Useful gifts found beyond the garden department
These potential stocking gifts for gardeners all were found at hardware stores. (Photos: Kathy Morrison)
Experienced gardeners tend to be picky about their garden equipment. Pruning shears, gloves and amendments are personal choices.
But there are many items useful for gardening that are not sold in nurseries or garden departments. Here are some suggestions and the stores they're found in.
Hardware or big-box store:
Poly tarps -- These come in sizes starting at 4-by-6 feet and in various weights. I've found a medium-duty tarp with grommets along the reinforced edges is incredibly useful for such things as protecting the back of my car carrying straw bales; collecting and moving a pile of mulch or leaves; and harvesting worm castings. They can also protect outdoor furniture from any garden overspray.
|Buckets are endlessly useful and make good gift containers, too.|
Clear plastic sheeting -- Painters use this for protecting floors and furniture. It's ideal in the garden for soil solarization during warmer months. Be sure to get at least 1-mil thick but not thicker than 2-mil.
Weights -- We're not talking fitness weights here, but those could work in a pinch. Rocks work, too, but weights of various sizes can hold down sheeting, paper mulch, newspaper or whatever else on the ground you want to keep from blowing away, as least temporarily.
Painters tape -- The good stuff is worth the price. Blue or green, at least 1-1/2 inches wide, it's great for marking seedling containers, closing fertilizer bags and labeling used (but emptied) generic spray bottles (such as with "water only" or "rose fungicide").
Hammer -- The main use is obvious: to put together raised beds or trellises. But I've found the claw of a hammer invaluable for pulling up garden staples that hold down mulch cloth or drip irrigation lines.
Cup hooks -- These can be screwed into wood posts or a fence to help anchor a plant or vine with string or plastic ties.
Clothes pins -- My favorite use for these is clipping shade cloth to tomato cages, but they also are useful for closing bags of dry fertilizer or other paper containers. The wooden ones last longer than the plastic ones.
Office supply stores:
Sharpies and soft lead pencils -- For marking labels. I always have a Sharpie in my bucket of garden supplies. They're also crucial for marking spray bottles with formulas for mixing and for the contents. I also mark the bucket that I use to mix bleach solution. (See item under kitchen)
Stick-on paper labels -- They usually come in sheets or rolls. Use these to mark pots for seedling.
Plastic 6-inch or 12-inch ruler and a wooden yardstick -- The ruler is for measuring the depth of a hole or furrow for planting seeds or seedlings. A yardstick can ensure rows are straight and even.
Blank journals or spiral-bound notebooks -- Great for keeping track of what's been planted and when.
Craft sticks -- We used to call these "Popsicle sticks." Buy a big box (ice pops not included) at a craft store. They make cheap one-season plant or row markers.
Photo file boxes -- These were popular for storing snapshots when we all got film developed at the local drugstore. They're still sold for other storage and are ideal for stashing seed envelopes. They have a spot for a label, too.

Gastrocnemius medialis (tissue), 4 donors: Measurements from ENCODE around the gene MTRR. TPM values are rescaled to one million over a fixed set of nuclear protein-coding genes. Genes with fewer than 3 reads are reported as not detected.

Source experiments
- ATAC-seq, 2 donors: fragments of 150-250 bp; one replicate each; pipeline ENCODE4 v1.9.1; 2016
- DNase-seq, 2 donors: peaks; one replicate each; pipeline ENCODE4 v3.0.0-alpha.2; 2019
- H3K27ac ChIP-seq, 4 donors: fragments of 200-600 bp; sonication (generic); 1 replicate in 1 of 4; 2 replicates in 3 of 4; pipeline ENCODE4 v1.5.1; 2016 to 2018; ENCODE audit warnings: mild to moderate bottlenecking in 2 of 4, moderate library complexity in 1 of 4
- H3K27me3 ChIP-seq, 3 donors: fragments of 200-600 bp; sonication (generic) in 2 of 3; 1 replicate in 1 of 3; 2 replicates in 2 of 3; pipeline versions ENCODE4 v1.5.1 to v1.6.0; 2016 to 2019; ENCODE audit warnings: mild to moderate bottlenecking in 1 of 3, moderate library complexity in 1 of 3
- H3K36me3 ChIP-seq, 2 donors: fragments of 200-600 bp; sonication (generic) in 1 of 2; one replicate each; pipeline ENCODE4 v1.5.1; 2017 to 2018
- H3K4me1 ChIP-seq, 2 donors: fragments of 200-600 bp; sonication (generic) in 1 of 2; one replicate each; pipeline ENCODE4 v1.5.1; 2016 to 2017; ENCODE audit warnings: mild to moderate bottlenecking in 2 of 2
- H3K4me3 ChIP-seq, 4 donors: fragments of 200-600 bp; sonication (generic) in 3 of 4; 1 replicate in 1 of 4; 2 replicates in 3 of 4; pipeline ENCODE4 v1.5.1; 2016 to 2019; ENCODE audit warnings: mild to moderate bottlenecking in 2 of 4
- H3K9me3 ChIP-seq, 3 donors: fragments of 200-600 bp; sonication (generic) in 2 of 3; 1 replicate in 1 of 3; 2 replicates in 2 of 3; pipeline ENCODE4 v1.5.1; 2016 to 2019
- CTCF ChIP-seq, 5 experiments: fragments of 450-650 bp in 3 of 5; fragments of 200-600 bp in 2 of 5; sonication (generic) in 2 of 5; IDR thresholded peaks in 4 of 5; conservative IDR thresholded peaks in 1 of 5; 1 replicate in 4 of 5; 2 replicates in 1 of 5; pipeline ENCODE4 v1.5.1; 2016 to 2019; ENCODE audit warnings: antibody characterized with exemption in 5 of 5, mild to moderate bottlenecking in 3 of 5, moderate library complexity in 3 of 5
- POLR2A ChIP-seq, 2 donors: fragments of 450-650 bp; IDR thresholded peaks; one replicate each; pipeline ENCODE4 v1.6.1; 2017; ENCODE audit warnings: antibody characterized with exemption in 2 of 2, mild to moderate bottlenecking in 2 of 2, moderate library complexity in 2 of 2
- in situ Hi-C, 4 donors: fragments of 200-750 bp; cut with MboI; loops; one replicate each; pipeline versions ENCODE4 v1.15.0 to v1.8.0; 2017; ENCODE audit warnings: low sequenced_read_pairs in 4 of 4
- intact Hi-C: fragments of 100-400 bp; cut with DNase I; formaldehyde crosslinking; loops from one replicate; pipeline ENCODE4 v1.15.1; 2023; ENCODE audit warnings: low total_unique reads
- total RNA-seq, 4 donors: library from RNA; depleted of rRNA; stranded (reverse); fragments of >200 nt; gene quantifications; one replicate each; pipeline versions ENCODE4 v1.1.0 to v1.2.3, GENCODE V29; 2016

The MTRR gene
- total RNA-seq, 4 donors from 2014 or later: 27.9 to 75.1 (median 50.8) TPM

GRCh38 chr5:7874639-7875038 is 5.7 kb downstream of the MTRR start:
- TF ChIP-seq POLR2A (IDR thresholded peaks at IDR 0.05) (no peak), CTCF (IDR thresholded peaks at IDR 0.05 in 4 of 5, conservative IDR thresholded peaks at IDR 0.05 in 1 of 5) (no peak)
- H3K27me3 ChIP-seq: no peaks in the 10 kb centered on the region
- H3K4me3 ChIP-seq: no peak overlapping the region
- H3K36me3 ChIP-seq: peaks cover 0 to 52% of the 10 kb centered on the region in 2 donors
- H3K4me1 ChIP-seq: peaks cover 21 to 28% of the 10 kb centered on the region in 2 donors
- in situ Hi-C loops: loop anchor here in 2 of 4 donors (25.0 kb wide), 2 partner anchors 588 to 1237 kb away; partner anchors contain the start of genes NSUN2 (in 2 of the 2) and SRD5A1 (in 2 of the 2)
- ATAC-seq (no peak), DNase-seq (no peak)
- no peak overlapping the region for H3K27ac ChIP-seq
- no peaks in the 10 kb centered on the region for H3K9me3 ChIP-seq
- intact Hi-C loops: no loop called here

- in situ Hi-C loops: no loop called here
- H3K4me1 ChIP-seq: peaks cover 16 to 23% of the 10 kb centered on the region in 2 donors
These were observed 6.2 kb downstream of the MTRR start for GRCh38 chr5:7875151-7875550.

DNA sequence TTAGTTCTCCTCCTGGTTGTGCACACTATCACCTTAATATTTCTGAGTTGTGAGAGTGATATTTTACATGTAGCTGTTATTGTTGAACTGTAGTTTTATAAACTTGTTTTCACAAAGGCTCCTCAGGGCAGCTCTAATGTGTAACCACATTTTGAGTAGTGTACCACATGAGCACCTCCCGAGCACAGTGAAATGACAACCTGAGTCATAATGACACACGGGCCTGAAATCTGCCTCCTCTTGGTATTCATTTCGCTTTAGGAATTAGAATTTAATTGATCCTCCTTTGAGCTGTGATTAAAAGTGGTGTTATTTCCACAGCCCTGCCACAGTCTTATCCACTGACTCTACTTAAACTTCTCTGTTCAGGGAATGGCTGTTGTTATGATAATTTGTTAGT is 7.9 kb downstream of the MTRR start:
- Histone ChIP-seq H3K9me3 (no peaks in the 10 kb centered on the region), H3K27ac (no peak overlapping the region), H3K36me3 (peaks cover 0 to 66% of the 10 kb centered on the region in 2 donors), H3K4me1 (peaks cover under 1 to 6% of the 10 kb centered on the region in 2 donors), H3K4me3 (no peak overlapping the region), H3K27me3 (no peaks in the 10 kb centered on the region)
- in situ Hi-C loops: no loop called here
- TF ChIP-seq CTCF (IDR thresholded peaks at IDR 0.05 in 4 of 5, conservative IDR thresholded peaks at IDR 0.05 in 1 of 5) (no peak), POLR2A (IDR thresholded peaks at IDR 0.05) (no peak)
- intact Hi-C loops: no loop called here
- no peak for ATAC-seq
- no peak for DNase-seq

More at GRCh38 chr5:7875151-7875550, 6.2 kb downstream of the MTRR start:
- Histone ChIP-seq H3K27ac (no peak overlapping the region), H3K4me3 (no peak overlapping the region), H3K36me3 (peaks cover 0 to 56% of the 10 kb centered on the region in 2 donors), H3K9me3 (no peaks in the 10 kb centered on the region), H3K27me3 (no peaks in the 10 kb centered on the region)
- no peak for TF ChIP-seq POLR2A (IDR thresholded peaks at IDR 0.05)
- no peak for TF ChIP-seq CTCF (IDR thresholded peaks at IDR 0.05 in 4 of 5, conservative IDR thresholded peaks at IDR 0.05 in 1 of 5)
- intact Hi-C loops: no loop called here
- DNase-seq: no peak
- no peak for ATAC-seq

Unfinished wooden signs -- These come in all sizes. Paint them to mark seed rows or just put a cheery sign in the garden. Use blackboard paint to make a reusable sign.
Kitchen supply department or supermarket:
Plastic scoops -- So useful for scooping potting soil into container plants or dry fertilizer anywhere.
Plastic measuring spoons and plastic measuring cups with spout (various sizes) -- For accurate measurements of fish emulsion and other liquid fertilizers.
Bottle of regular bleach -- Cleaning supplies are at a premium this year, so even a simple bottle of bleach is a welcome addition to the gardening shed supplies. A 1-to-9 bleach solution is recommended to disinfect used pots and containers, so any pathogens clinging there don't carry over to the next plants.
Canning jars were in demand this past summer. A case of
them would be welcome gift for a gardener who likes to
preserve the harvest.
If you can't decide:
-- Gift cards or certificates to one of the locally owned nurseries is always a good bet. And you help the local economy, too!
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Dig In: Garden Checklist
For week of March 19:
Spring will start a bit soggy, but there’s still plenty to do between showers:
* Fertilize roses, annual flowers and berries as spring growth begins to appear.
* Watch out for aphids. Wash off plants with strong blast from the hose.
* Pull weeds now! Don’t let them get started. Take a hoe and whack them as soon as they sprout.
* Prepare summer vegetable beds. Spade in compost and other amendments.
* Prune and fertilize spring-flowering shrubs after bloom.
* Feed camellias at the end of their bloom cycle. Pick up browned and fallen flowers to fight blossom blight.
* Feed citrus trees as they start to blossom.
* Cut back and fertilize perennial herbs to encourage new growth.
* Seed and renovate the lawn (if you still have one). Feed cool-season grasses such as bent, blue, rye and fescue with a slow-release fertilizer. Check the irrigation system and perform maintenance. Make sure sprinkler heads are turned toward the lawn, not the sidewalk.
* In the vegetable garden, transplant lettuce and kale.
* Seed chard and beets directly into the ground.
* Plant summer bulbs, including gladiolus, tuberous begonias and callas. Also plant dahlia tubers.
* Shop for perennials. Many varieties are available in local nurseries and at plant events. They can be transplanted now while the weather remains relatively cool.
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